- Jamie Turner, 60SecondMarketer.com
According to a January 2017 Pew Research report, the vast majority of Americans – 95% – now own a cellphone of some kind; the share of Americans that own smartphones rose to 77%, up from just 35% in Pew Research Center’s first survey of smartphone ownership conducted just six years ago. And recently, MediaPost cited Cisco's Visual Networking Index (VNI) Global Mobile Data Traffic Forecast (2016 to 2021) which reported, “that by 2021, more members of the global population will use mobile phones -- 5.5 billion -- than have bank accounts at 5.4 billion, running water at 5.3 billion or landlines at 2.9 billion.” There’s no doubting that mobile is now mainstream, but online surveys still outrank mobile surveys in digital data collection methods according to the latest GRIT Report.
It’s been said for years that now is the time for mobile research, but we never seem to make the progress we want or need to make. But, now is really the time for mobile in market research. Why? Because we need to communicate with consumers/panelists in the way that they communicate, and the best way to accomplish this is by going mobile.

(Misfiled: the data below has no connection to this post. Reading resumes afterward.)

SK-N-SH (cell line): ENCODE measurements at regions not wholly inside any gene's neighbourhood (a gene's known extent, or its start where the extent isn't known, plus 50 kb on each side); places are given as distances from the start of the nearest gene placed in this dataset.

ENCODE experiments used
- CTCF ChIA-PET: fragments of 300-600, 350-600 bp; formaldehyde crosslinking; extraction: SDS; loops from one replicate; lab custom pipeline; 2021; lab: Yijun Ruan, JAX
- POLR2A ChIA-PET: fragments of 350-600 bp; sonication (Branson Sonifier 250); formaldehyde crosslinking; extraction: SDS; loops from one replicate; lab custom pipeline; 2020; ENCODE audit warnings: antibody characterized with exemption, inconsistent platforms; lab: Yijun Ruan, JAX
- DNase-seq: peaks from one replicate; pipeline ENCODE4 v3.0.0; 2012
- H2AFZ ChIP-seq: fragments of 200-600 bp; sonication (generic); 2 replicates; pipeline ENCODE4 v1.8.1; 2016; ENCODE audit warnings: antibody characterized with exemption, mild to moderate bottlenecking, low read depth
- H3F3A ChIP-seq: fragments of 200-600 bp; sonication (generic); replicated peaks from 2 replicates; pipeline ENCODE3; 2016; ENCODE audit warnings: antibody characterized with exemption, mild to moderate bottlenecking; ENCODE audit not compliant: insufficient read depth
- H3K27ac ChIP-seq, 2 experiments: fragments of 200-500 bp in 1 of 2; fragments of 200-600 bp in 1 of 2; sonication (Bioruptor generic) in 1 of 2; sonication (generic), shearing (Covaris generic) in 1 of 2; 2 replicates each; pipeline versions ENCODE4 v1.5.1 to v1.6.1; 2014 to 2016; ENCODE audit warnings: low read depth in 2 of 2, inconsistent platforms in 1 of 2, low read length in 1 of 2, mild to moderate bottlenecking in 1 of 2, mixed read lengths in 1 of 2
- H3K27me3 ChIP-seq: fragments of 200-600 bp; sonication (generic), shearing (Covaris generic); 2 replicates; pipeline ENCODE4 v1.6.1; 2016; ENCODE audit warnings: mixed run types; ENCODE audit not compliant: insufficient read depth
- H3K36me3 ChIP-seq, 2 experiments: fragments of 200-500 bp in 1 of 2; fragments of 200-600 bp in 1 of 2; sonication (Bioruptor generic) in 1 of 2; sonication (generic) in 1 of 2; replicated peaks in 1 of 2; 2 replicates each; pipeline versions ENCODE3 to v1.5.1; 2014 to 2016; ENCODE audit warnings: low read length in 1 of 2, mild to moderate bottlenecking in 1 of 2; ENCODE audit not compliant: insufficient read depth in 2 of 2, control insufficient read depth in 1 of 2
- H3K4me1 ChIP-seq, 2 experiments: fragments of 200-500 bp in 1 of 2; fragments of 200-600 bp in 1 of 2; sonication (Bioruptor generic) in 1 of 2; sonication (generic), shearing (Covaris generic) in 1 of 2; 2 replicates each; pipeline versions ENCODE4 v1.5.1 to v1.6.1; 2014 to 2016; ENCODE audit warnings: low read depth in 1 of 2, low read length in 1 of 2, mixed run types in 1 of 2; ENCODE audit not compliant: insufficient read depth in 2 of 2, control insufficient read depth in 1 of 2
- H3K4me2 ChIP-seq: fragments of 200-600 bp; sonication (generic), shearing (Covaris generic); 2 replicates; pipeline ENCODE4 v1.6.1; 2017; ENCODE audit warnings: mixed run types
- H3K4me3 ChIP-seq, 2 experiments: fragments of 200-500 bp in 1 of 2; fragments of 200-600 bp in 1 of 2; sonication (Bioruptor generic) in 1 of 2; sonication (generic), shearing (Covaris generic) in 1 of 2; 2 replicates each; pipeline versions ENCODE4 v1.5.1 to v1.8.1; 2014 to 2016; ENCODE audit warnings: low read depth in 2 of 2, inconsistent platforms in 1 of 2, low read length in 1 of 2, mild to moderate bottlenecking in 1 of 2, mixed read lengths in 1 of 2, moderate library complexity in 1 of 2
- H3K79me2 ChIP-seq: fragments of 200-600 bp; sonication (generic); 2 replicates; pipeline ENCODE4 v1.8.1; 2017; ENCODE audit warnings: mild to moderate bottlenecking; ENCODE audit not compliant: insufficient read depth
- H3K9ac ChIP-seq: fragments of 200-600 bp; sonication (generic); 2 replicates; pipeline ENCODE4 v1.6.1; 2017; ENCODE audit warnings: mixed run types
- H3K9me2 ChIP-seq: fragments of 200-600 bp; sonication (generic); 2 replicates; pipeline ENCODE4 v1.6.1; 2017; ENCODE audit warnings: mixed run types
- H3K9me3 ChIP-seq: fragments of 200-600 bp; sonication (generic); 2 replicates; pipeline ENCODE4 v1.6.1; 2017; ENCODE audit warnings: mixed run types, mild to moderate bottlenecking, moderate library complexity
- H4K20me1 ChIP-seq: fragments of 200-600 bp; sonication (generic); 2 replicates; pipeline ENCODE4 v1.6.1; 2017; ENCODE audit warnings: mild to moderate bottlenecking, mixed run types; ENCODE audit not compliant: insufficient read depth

Most of us know that the mobile phone industry is on a pretty serious surge of personal use. In fact, think of one person you know that does not have a mobile phone. Coming up short? This is precisely the reason why all marketing researchers should have a strong focus on mobile.
Mobile phones provide an ideal method to collect and understand consumer behavior. Given their ability to capture real time responses, there are endless opportunities with mobile market research that we can utilize or further develop. As researchers, to capture authentic and honest input, we must implement best practices. Marketing researchers need to think mobile and consumer, first.